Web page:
During Camp NaNoWriMo, last month, I read five books, and started a sixth. Three out of six of these books were written by the same author: E.L. Doctorow.
There’s something about the pacing of his writing that keeps you enthralled. We either see events steamrolling out of control or he’ll pluck his way gingerly through the morass of details, holding fast to your feet as you wade into the mire with him.
My favorite of his, so far, would have to be Homer & Langley, based on the true story of two hermits who hid themselves away in their home in Harlem.
The entire novel is like a poem about two brothers (Homer and Langley Collyer), myths themselves, who have been strung up among the stars, a constellation at last.
Did these two fellows really befriend a mob boss, by the name of Vincent, in a strip club, who promptly forgot who they were when he was in dire need of a place to heal after a gun fight? And how could two millionaires possibly waste away in a house with tiny ivory figurines, a rotting Model T, and thousands of editions of the daily newspaper piled high to the ceiling?
Unlike most of the books you’re likely to read, all of these strange things you interpret through the ears of a blind man.
“I had my own medical theories, perhaps this was a disposition given to the progeny of a doctor, but I believed my eyes and ears were in some intimate nervous association, they were analogous parts of a sensory system in which everything connected with everything else, and so I knew what had been the fate of my vision would be the same for my hearing.”
The rhythm of his words is like music for the eyes. I’m not sure whether he labored over their order within a sentence, but it feels more like they just rolled off his tongue, as if Doctorow was actually Homer typing out his autobiography, while Langley pushed his fingers down on the keys. While he’s speaking, the musician in him comes out in full force, the meter indicative of someone singing in time to the synapses firing in his head.
I’m not sure if anything really happens throughout E.L. Doctorow’s Homer & Langley, like a few of Henry Miller’s more meandering works, but there is a prevailing theme of time and its degrading effect on the human form, dragging with it strong sentiments you hold onto like the grudge of a lost love or the sight of a maid cleaning a chandelier years ago, the memory of which has just begun to materialize, in present day, as the entire crystal assemblage comes crashing to the ground; the result of steady burrowings of unidentified vermin.
Ragtime was the first E.L. Doctorow book I was introduced to. It’s dangerous, living with a fellow bibliophile, there’s never a shortage of material immediately at hand for one to gorge upon…
I must say, I really enjoyed Ragtime; it quite reminded me of Isabel Allende’s The House of the Spirits, the latter I have not finished, but I promise to get back to some day. Too sensitive for my own good, I’ll set aside a novel if it affects me in such a way that I become traumatized by developments I might not have been able to predict. In this way, I paused many a time, reading Henry Miller’s works, too, but The Colossus of Maroussi had me hooked straight through. I can’t quite put my finger on a reason as to why I might have suddenly stopped short while reading The Tropic of Capricorn. That man has a tendency to leave the mind unhinged, verging on alternate realities.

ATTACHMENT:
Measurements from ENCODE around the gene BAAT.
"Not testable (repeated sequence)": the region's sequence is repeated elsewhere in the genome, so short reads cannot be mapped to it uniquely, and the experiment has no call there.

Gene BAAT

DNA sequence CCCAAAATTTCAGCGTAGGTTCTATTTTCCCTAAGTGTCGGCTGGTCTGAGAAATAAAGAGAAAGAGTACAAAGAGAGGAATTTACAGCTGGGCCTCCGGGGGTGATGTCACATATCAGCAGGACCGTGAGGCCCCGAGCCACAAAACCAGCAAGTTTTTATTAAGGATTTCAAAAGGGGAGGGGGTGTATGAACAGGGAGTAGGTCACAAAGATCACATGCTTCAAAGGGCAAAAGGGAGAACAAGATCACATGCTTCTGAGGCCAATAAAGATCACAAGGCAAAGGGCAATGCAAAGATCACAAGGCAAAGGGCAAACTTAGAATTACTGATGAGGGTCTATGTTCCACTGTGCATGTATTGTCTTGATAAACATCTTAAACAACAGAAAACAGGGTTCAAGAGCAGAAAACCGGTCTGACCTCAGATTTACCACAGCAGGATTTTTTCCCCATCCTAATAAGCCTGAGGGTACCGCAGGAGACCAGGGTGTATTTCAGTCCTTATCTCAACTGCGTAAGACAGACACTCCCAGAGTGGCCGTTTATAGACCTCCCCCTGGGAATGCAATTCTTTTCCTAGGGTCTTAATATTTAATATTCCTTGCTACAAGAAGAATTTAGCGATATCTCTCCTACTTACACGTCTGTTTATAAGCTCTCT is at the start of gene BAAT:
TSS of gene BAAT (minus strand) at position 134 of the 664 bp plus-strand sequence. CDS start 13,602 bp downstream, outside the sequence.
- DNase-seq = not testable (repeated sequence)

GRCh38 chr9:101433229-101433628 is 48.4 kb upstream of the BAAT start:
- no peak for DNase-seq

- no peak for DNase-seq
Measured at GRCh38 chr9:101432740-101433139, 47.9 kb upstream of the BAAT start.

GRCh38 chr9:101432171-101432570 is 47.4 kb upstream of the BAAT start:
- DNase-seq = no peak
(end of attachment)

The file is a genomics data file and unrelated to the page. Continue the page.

Now, reading The March, it’s as if Doctorow was there during the Civil War. The ever diligent historical aficionado, it’s as if his home was ransacked and he and his fellow slaves ambivalently joined the militia, coming out of a few skirmishes unscathed, to put on the uniforms of enemy soldiers on a whim, saying, “This is the life, my man!” as they pat each other on the back, while pulling dregs from a dead man’s bottle. Thus is the appeal of Doctorow’s all-encompassing world building.
But back to Homer & Langley and the sightlessness which lends much to imagination:
“There are moments when I cannot bear this unremitting consciousness. It knows only itself. The images of things are not the things in themselves. Awake, I am in a continuum with my dreams. I feel typewriters, my table, my chair to have that assurance of a solid world, where things take up space, where there is not the endless emptiness of insubstantial thought that leads to nowhere but itself.”
Not all books need to be tied up neatly with a bow. Some plotholes are meant to gouge like a knife hit to the side, leaving you somewhat empty by the end of the ride.
There is something almost warm and cozy about this one, in particular, that I think back fondly on. Somehow I felt the need to write about it before I could continue on with The March, it’s affected me so. And how could it not when the main characters’ morals are so thoroughly mapped out? You can relate to the idea of being hospitable to a few hippies for weeks at a time, who situated themselves into the Collyers’ home as if they were permanent fixtures on the walls themselves. Yet the brothers would push away any propagandizing fiends who tried to darken their doorstep, aside from the one journalist, Jacqueline, who we meet for a brief few moments, then never heard from again.
Either way, among the three Doctorow’s I’ve been priviledged enough to read, Homer & Langley has been my favorite so far. The story is so deeply rooted in philosophy, without a hint of objectivity as to the main character’s plight while his senses slowly begin deteriorating.
You really don’t know what is real by the end of the book. Is that how it happened in real life? The two brothers didn’t see it coming, as the ceiling collapsed on top of them? Maybe they preferred it that way, blind to the world around them, yet analyzing everyone else with minute scrutiny.
Featured image via Dinah Williams Dark Alleys of American History